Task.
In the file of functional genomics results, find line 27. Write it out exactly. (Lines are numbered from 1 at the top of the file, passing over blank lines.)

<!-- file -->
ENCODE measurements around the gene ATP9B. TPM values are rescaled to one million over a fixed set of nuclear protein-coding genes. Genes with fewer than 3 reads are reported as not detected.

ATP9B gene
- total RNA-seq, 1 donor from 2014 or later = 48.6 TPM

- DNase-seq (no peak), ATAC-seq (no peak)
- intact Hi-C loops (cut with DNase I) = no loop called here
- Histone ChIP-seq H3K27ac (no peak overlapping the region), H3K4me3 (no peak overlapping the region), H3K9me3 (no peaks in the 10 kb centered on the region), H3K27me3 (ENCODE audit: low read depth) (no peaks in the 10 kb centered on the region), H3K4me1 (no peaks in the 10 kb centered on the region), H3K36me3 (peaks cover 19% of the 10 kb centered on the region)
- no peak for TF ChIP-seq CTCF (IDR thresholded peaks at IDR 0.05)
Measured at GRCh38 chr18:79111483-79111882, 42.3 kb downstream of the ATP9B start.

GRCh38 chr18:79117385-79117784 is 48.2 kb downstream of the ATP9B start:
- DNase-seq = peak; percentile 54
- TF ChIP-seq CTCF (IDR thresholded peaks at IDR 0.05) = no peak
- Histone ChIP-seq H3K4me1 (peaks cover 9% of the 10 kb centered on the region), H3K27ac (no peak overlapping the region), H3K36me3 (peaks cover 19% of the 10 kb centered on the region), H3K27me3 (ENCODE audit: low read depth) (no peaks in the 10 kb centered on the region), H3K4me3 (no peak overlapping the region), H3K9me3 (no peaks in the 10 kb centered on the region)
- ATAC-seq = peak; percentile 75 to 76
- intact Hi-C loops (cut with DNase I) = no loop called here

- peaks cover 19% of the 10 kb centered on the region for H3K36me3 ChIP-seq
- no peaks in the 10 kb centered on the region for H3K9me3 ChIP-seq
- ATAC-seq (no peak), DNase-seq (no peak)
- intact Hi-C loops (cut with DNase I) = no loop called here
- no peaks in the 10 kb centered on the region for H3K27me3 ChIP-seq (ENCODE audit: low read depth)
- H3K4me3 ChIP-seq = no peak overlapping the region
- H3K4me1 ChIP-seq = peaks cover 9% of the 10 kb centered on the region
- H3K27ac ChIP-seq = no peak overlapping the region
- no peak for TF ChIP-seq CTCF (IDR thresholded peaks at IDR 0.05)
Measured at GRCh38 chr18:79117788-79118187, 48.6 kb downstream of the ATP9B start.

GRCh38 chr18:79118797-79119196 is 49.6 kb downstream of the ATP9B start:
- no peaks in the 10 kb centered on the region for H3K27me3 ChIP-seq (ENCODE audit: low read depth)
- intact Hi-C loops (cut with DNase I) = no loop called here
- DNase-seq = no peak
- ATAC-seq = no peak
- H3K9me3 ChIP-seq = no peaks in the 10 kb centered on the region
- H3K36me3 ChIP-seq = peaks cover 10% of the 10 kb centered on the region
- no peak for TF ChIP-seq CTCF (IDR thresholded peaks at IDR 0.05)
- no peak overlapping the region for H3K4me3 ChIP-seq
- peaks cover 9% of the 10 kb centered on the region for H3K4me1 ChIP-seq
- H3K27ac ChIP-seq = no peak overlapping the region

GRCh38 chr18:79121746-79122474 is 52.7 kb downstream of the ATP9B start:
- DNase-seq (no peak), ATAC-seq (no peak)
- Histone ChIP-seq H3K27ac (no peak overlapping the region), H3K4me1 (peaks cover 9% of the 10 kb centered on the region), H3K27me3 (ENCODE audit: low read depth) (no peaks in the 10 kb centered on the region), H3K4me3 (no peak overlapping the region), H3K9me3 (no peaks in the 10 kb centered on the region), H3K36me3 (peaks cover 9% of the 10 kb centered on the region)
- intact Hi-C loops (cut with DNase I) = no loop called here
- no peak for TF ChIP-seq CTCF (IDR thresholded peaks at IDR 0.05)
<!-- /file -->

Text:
- intact Hi-C loops (cut with DNase I) = no loop called here